How To Choose an Audio Engineer to Mix Your Music

How To Choose an Audio Engineer to Mix Your Music

Hiring someone to work on your art doesn't need to be tricky business. Many artists just default for the engineer they can find or a referral. The real savvy ones might check the credits of songs and reach out to those engineers. These are some of the factors you might want to consider when you're exploring new partnerships with engineers, and you might decide on your own how to weight these in your decision.


This goes without saying - Listen to the engineer's prior mix work. The songs they've mixed should make you feel something, and there should be no sonic distractions that disconnect you from that emotional experience. The music should fill your ears in the same way it does when you listen to songs you would use as references. Drums should have the right impact, instruments the right textures, and vocals should sit where you expect them to. Listen for the effects to - See if they have one way they go about applying effects or if it's clear they try different things.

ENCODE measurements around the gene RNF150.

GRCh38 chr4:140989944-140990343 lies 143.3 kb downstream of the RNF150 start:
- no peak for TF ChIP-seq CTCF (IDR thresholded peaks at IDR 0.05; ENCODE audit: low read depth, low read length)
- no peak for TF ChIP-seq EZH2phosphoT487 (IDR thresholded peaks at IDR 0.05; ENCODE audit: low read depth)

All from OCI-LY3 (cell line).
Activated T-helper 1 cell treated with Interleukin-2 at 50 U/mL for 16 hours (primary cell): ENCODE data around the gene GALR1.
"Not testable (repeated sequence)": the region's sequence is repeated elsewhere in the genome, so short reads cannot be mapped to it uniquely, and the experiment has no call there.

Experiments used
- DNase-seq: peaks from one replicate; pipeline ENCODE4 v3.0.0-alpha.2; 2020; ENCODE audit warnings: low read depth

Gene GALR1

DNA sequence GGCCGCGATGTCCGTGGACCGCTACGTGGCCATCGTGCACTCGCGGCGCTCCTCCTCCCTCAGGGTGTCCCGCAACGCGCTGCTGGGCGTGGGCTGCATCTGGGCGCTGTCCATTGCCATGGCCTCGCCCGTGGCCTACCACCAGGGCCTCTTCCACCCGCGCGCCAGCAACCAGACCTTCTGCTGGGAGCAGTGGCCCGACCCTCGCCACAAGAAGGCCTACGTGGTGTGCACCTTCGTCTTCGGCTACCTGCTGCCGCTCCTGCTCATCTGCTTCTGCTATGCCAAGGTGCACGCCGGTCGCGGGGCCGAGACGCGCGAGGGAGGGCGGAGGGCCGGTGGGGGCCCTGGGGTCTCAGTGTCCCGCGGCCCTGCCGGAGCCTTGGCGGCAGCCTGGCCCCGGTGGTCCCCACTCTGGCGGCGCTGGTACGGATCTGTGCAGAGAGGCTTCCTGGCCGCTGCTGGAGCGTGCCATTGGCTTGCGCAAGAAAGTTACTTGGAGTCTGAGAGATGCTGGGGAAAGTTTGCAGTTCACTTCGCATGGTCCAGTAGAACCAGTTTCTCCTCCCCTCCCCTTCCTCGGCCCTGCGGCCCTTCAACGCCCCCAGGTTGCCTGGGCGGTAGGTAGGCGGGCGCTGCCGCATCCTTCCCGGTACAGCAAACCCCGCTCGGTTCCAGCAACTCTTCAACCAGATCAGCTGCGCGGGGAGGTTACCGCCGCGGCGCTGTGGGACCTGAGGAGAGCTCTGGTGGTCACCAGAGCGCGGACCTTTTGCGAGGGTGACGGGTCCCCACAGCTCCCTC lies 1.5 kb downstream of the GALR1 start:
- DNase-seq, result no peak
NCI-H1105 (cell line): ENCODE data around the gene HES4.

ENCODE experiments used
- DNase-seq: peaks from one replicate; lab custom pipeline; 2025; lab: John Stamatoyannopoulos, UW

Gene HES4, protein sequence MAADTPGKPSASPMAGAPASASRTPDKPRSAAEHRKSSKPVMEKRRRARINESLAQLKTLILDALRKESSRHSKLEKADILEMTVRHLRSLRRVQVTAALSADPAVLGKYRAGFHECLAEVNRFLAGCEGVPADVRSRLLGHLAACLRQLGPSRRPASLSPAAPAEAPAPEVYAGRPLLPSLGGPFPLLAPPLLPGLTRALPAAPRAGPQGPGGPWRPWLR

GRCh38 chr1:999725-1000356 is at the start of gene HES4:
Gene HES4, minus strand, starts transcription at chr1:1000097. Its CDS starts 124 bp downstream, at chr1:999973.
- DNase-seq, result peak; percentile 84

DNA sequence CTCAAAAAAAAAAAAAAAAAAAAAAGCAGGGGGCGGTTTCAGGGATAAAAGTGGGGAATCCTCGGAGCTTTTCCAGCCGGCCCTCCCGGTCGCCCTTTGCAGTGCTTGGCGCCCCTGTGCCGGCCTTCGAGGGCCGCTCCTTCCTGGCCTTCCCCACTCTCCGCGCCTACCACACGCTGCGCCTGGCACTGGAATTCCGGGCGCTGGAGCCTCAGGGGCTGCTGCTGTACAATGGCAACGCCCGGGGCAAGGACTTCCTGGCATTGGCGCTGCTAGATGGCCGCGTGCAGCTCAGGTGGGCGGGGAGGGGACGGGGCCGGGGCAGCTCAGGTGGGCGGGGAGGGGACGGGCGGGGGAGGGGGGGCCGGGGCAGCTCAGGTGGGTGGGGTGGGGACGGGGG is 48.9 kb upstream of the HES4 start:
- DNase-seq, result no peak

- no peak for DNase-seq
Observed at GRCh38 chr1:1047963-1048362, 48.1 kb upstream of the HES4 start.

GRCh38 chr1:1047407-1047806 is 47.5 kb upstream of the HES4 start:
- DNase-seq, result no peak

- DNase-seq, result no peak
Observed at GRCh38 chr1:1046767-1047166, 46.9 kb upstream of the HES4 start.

Decide if you care about the mix engineer being physically close to your location or not. Being located in Brooklyn, NY, proximity is a key reason many artists choose to work with me. You might be able to pop in for a sit-in mixing session (if the engineer allows it). If you're going for a specific style of music that is popular in a particular city, you might want ot try hiring an engineer from that city as they might have more exposure to mixing that style. Think Nashville for indie rock and Americana, NYC for hip-hop and rap, LA for pop. This isn't to say that the engineer right around the corner from you can't mix in these styles just as well, but it's something to think about!


Many engineers can mix multiple styles. Personally, I've had experience with indie rock, americana, pop, hip-hop, R&B, folk, dance, and more. While I probably could mix a 75 piece orchestral recording, I don't get contacted for that very much.